Best Friends Blog
 

Global banking firm takes a stand for the animals

Chocolate Labrador retrieverA couple of weeks ago I blogged about the shift in policy at SeaWorld, thanks in part to the efforts of animal welfare and animal rights organizations, but mainly due to the impact of the powerful documentary Blackfish. This documentary provided a focus and public forum for the growing public disapproval of animal abuse of all types. People started voting with their feet, SeaWorld caved, and it is still in backpedal mode.

The takeaway was that what happened to SeaWorld, which was long overdue, is part of a larger wave of public sentiment that is driving positive change for the animals through the economics of the bottom line. Whether it’s about puppy mills or major corporations that exploit animals for entertainment, the public is calling the shots by declaring what they will and won’t pay for. The same holds true for the situation in Oklahoma, which was also highlighted here recently. The tide of change is so persistent that the Oklahoma agriculture industry is trying to pass laws to stop change altogether!

Then just today, we learned news of the next big wave. The ING Group, a global bank based in the Netherlands, has announced a new “policy for animal welfare.”
ING is a massive multinational corporation that invests in all sorts of companies with the goal of making money for clients.

The policy states, in part: “Clients in the animal husbandry sector will have to prove that animals are treated in line with the Five Freedoms, among other requirements related to transport and stewardship.” ING’s statement acknowledges the increasing demand for sustainable food on a planet with a rapidly growing population — all while “minimizing negative impacts to communities, the environment and the animals’ health.”

More from ING: “The policy applies to companies managing farming activities (cattle, poultry, pigs, etc.) and fish hatcheries; those that trade or use endangered animals; animals in entertainment (zoos, circuses, household pet industry); and animals used in laboratory settings to advance human health.”

Wow!

A company that manages $1.3 trillion has taken a major stand for the animals. It’s yet another sign of which way the wind is blowing. ING’s stance certainly won’t change the world all on its own, but it will certainly play a big part.

You’ve probably heard the phrase “Vote with your dollar.” It’s a simple economic principle that suggests that you, as a consumer, can have an effect on the world. Support good companies and eventually the bad companies go away. It’s an obvious idea, but in a world of conglomerates, it can be very difficult to actually understand how to spend your dollars humanely. The companies from which you buy (let’s say cosmetics) may not test on animals, but more often than not those companies are owned by a much larger company, which does test on animals. As a consumer, voting with your dollar isn’t always as easy as it may seem.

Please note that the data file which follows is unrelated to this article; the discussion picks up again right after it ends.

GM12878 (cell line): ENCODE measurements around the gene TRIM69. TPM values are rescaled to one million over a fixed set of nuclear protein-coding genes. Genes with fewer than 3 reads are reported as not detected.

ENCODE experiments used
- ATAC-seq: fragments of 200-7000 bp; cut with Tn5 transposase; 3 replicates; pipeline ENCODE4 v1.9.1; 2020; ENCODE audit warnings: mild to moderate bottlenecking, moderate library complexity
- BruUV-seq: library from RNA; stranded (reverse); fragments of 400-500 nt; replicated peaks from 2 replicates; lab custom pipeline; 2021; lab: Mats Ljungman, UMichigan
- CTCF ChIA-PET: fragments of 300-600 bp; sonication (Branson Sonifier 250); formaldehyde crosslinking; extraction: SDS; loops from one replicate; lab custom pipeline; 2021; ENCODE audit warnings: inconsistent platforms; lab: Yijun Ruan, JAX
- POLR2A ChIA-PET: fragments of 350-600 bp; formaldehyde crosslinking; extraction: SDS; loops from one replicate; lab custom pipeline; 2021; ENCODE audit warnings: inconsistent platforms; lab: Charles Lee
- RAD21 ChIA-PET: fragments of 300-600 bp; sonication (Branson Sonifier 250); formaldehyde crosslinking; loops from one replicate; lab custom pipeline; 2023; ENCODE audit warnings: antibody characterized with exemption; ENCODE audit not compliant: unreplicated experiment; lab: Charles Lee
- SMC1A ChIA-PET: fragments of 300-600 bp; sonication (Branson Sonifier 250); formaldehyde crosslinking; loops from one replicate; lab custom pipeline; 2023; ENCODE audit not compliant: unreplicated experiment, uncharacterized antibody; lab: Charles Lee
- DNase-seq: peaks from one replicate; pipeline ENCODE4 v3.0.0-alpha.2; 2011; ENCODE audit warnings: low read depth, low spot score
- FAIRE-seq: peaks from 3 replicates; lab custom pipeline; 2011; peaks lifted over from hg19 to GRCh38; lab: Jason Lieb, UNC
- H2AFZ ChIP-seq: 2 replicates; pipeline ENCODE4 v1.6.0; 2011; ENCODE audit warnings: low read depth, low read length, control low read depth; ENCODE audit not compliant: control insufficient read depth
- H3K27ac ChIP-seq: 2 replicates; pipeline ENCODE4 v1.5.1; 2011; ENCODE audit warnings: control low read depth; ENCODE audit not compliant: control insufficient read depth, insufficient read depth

With ING’s new policy, however, the pressure is now directly on these global companies that seek precious investment dollars.

At Best Friends, we offer our employees a 401(k) package. Tri-Ad, the firm that manages the fund, offers a “humane fund.” It’s a way that our employees who care deeply about animals and the environment can invest in a set of companies that have been vetted and are known to be good stewards.

With ING’s new policy, Tri-Ad will surely have many more companies from which to choose for investment. It’s good for the animals, good for people, and good for the planet.

Together, we will Save Them All.

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Francis Battista
Co-founder
Best Friends Animal Society

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  • Howard Haber

    As a long-time member of BF I’m fascinated by the idea of the “humane option” within the BF 401(k). However I believe there is a better and more interesting way to achieve the stated goal. Clients of our firm (www.apollowealth.com) often ask us about Socially Responsible Investing. It’s a noble aim but it misses the mark. In fact there are investment options devoted solely to “sin stocks” such as tobacco and firearms – and they often “outperform” benchmarks. We tell our clients that investing is a means to an end – not an end in itself. The goal is to maximize returns. If the desired outcome is to use returns to further social causes them making a decision to intentionally give up “excess returns” in favor of feeling good about oneself misses the point. How ironic (and more profitable) would it be to, for example, invest in AB InBev and use the profits to fund a MADD chapter? Similarly rather than avoiding “inhumane investments” why not use “excess returns” to advocate against factory farming, etc?

    • Howard Haber

      Some folks have contacted me privately so I feel
      a bit of clarification is in order. I am
      not advocating for inhumane practices.
      More so I seek to draw a distinction between investments and their
      underlying companies. Stocks are a proxy
      for companies the way grades are for students.
      They don’t define the underlying company/student – they are a means of
      evaluation/measurement. As a consumer I
      can choose not to purchase Nike products (for their support of Michael Vick)
      but that needn’t stop me from buying Nike stock.

  • KMalk10

    While I applaud ING’s statement, it will be a miracle if they see this through. Bankers from junior associates through executive directors will hide the truth if it jeopardizes a deal. In case anyone hasn’t noticed from the financial crisis or the 15 years of headlines prior to it, the banking industry makes organized crime look okay. They flaunt rules on money laundering for drug cartels! Does anyone really think factory farming is off-limits? Please.